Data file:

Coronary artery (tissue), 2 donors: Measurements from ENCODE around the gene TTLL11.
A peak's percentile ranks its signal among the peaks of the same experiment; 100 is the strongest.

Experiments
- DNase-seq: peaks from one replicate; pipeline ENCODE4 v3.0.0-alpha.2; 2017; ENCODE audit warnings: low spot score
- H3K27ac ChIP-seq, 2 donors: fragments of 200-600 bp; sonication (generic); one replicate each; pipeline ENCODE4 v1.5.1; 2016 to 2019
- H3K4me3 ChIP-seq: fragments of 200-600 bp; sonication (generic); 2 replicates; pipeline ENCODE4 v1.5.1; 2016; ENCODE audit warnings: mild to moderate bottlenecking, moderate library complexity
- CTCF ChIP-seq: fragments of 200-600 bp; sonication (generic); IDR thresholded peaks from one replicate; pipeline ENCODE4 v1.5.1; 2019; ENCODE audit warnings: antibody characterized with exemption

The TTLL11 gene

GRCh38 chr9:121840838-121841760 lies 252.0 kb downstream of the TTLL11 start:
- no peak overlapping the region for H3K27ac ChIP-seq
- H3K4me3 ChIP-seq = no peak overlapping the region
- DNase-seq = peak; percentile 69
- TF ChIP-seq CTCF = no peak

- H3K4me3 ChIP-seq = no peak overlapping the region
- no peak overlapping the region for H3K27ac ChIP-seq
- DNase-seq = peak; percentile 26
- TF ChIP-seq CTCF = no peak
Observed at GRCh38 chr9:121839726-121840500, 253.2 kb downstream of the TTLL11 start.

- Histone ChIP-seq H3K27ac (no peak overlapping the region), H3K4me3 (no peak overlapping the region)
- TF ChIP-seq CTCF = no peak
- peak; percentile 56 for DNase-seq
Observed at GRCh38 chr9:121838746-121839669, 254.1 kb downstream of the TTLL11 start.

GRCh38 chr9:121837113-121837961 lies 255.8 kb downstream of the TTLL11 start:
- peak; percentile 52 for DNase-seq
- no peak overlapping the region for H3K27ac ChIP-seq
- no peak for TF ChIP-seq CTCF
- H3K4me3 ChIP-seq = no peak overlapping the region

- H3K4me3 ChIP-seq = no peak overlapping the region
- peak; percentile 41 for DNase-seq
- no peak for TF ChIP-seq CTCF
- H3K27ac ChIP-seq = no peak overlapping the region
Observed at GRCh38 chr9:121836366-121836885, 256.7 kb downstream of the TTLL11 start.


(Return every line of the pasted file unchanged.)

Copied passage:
Coronary artery (tissue), 2 donors: Measurements from ENCODE around the gene TTLL11.
A peak's percentile ranks its signal among the peaks of the same experiment; 100 is the strongest.

Experiments
- DNase-seq: peaks from one replicate; pipeline ENCODE4 v3.0.0-alpha.2; 2017; ENCODE audit warnings: low spot score
- H3K27ac ChIP-seq, 2 donors: fragments of 200-600 bp; sonication (generic); one replicate each; pipeline ENCODE4 v1.5.1; 2016 to 2019
- H3K4me3 ChIP-seq: fragments of 200-600 bp; sonication (generic); 2 replicates; pipeline ENCODE4 v1.5.1; 2016; ENCODE audit warnings: mild to moderate bottlenecking, moderate library complexity
- CTCF ChIP-seq: fragments of 200-600 bp; sonication (generic); IDR thresholded peaks from one replicate; pipeline ENCODE4 v1.5.1; 2019; ENCODE audit warnings: antibody characterized with exemption

The TTLL11 gene

GRCh38 chr9:121840838-121841760 lies 252.0 kb downstream of the TTLL11 start:
- no peak overlapping the region for H3K27ac ChIP-seq
- H3K4me3 ChIP-seq = no peak overlapping the region
- DNase-seq = peak; percentile 69
- TF ChIP-seq CTCF = no peak

- H3K4me3 ChIP-seq = no peak overlapping the region
- no peak overlapping the region for H3K27ac ChIP-seq
- DNase-seq = peak; percentile 26
- TF ChIP-seq CTCF = no peak
Observed at GRCh38 chr9:121839726-121840500, 253.2 kb downstream of the TTLL11 start.

- Histone ChIP-seq H3K27ac (no peak overlapping the region), H3K4me3 (no peak overlapping the region)
- TF ChIP-seq CTCF = no peak
- peak; percentile 56 for DNase-seq
Observed at GRCh38 chr9:121838746-121839669, 254.1 kb downstream of the TTLL11 start.

GRCh38 chr9:121837113-121837961 lies 255.8 kb downstream of the TTLL11 start:
- peak; percentile 52 for DNase-seq
- no peak overlapping the region for H3K27ac ChIP-seq
- no peak for TF ChIP-seq CTCF
- H3K4me3 ChIP-seq = no peak overlapping the region

- H3K4me3 ChIP-seq = no peak overlapping the region
- peak; percentile 41 for DNase-seq
- no peak for TF ChIP-seq CTCF
- H3K27ac ChIP-seq = no peak overlapping the region
Observed at GRCh38 chr9:121836366-121836885, 256.7 kb downstream of the TTLL11 start.